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The California Public Interest Research Group and Rep. Scott Peters (D-San Diego.) held a rally at Warren Mall on Jan. 21, where they spoke in favor of overturning Citizens United. Representatives from Money out of Politics and Common Cause, two grassroots organizations, were also invited to speak.
The controversial Supreme Court decision — known officially as Citizens United v. Federal Election Committee (2010) — involved Citizens United, a conservative non-profit organization whose self-described goal is “restoring our government to citizens’ control.”
The Court decision struck down parts of the 2002 McCain-Feingold Bipartisan Campaign Reform Act, which, among other things, prohibited corporations and unions from funding broadcasts that mentioned political candidates by name within 30 days of a primary election. After Citizens United ran advertisements for its 2008 film, “Hillary: the Movie,” within that timeframe of 30 days, the U.S. District Court for the District of Columbia found that the group violated the BCRA. In a 5–4 ruling, the Supreme Court later overturned the judgment, declaring that corporations could freely pay for direct advocacy — as long as it was independent from official campaigns — under the First Amendment.
While some groups welcomed the change, others, like CALPIRG, were less happy.
UCSD CALPIRG organizer Alex Acuna believes that the decision is detrimental to citizens’ rights.
“This issue of Citizens United gets at the heart of every issue that we have ever worked on and will ever work on,” Acuna said. “[Corporations’] voices drown out the voices of everyday people, and the fact that wealthy individuals have so much power now takes away from my right to have free speech and to contribute to the political discourse.”
Peters was elected to Congress in 2013 and has been active in attempts to overturn the Supreme Court decision.
In an interview with the UCSD Guardian, Peters said that the decision “opened the floodgates for unlimited amounts of anonymous spending in campaigns.”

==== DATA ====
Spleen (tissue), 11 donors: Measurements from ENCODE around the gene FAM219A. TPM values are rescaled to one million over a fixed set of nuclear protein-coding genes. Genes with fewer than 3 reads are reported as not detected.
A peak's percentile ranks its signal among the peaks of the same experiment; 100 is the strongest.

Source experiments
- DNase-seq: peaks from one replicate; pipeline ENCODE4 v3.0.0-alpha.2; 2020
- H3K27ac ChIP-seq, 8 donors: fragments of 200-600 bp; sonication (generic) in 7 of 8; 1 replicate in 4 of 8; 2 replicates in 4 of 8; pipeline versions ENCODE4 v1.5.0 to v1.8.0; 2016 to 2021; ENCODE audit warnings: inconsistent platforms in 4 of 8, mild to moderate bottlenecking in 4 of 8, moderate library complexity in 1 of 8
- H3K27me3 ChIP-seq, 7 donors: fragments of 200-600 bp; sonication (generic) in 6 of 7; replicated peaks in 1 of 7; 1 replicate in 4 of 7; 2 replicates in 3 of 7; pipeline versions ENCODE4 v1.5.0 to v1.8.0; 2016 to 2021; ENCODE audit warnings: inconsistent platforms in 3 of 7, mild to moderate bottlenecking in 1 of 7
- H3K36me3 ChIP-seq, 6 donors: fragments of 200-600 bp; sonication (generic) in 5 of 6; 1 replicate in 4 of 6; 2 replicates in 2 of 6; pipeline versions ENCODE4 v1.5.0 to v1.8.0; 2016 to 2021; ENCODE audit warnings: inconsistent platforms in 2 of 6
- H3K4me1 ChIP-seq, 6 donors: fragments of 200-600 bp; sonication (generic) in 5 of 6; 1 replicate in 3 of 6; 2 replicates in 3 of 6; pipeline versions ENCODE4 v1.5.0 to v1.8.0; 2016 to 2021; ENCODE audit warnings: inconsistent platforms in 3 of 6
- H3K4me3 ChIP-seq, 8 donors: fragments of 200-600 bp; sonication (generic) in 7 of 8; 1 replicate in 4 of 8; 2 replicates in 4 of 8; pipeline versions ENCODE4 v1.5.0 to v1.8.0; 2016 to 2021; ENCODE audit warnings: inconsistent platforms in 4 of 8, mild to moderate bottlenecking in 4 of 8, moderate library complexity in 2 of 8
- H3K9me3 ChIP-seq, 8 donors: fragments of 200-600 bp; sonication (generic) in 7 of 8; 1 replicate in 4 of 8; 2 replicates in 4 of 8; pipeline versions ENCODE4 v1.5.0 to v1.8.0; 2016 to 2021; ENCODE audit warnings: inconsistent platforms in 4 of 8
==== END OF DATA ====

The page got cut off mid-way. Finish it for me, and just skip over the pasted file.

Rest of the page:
“What we want to do is support a constitutional amendment to fix that problem,” Peters said. “We want to support better campaign finance laws, proper disclosure of who’s funding what and generally want to decrease the influence of money in campaigns.”
He added that politicians spend too much time worrying about fundraising, rather than on important policy issues. CALPIRG shares this view and devotes itself to “developing student leaders and standing up to powerful special interests on behalf of the public.” They now look to UCSD students for support.
“What we’re going to see in the issue of money in politics is that people and corporations will have their own private interests over the public interests,” Acuna said. “As students, the future, if we don’t act, is incredibly bleak. The fact that we had a congressman come to campus and that we had students there who heard and took something away from it is powerful.”
Peters agrees that students have the ability to influence the future.
“It’s students who really have to look ahead,” Peters said. “I think it’s important that we talk to young adults and make sure that they’re engaged and that [they’re] part of the fight to protect our democracy and make sure that it’s not dominated by special interest money.”
Peters previously served on the San Diego City Council before becoming the representative for California’s 52nd congressional district — which covers much of East Campus — in 2013.
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